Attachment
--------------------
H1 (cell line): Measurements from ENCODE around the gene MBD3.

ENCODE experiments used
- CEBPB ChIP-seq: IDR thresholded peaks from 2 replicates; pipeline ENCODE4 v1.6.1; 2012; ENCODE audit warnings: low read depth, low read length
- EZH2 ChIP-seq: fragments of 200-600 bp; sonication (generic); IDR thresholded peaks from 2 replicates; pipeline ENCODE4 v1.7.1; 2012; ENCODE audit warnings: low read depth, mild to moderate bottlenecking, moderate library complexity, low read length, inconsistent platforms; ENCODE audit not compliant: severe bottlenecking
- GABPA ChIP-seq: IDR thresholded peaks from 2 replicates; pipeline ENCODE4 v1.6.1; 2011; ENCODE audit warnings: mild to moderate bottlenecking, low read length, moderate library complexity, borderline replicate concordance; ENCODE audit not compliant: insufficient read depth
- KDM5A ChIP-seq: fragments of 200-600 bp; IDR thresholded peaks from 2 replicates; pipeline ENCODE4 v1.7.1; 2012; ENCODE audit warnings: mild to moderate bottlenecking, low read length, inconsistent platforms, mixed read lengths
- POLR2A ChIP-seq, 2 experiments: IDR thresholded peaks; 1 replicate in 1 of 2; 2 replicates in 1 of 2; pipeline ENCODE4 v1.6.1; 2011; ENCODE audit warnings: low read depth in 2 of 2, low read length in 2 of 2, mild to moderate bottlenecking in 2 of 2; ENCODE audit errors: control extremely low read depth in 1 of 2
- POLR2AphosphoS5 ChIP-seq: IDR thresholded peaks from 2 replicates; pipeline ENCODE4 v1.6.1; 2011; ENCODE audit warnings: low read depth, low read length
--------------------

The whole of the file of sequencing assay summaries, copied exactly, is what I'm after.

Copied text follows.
H1 (cell line): Measurements from ENCODE around the gene MBD3.

ENCODE experiments used
- CEBPB ChIP-seq: IDR thresholded peaks from 2 replicates; pipeline ENCODE4 v1.6.1; 2012; ENCODE audit warnings: low read depth, low read length
- EZH2 ChIP-seq: fragments of 200-600 bp; sonication (generic); IDR thresholded peaks from 2 replicates; pipeline ENCODE4 v1.7.1; 2012; ENCODE audit warnings: low read depth, mild to moderate bottlenecking, moderate library complexity, low read length, inconsistent platforms; ENCODE audit not compliant: severe bottlenecking
- GABPA ChIP-seq: IDR thresholded peaks from 2 replicates; pipeline ENCODE4 v1.6.1; 2011; ENCODE audit warnings: mild to moderate bottlenecking, low read length, moderate library complexity, borderline replicate concordance; ENCODE audit not compliant: insufficient read depth
- KDM5A ChIP-seq: fragments of 200-600 bp; IDR thresholded peaks from 2 replicates; pipeline ENCODE4 v1.7.1; 2012; ENCODE audit warnings: mild to moderate bottlenecking, low read length, inconsistent platforms, mixed read lengths
- POLR2A ChIP-seq, 2 experiments: IDR thresholded peaks; 1 replicate in 1 of 2; 2 replicates in 1 of 2; pipeline ENCODE4 v1.6.1; 2011; ENCODE audit warnings: low read depth in 2 of 2, low read length in 2 of 2, mild to moderate bottlenecking in 2 of 2; ENCODE audit errors: control extremely low read depth in 1 of 2
- POLR2AphosphoS5 ChIP-seq: IDR thresholded peaks from 2 replicates; pipeline ENCODE4 v1.6.1; 2011; ENCODE audit warnings: low read depth, low read length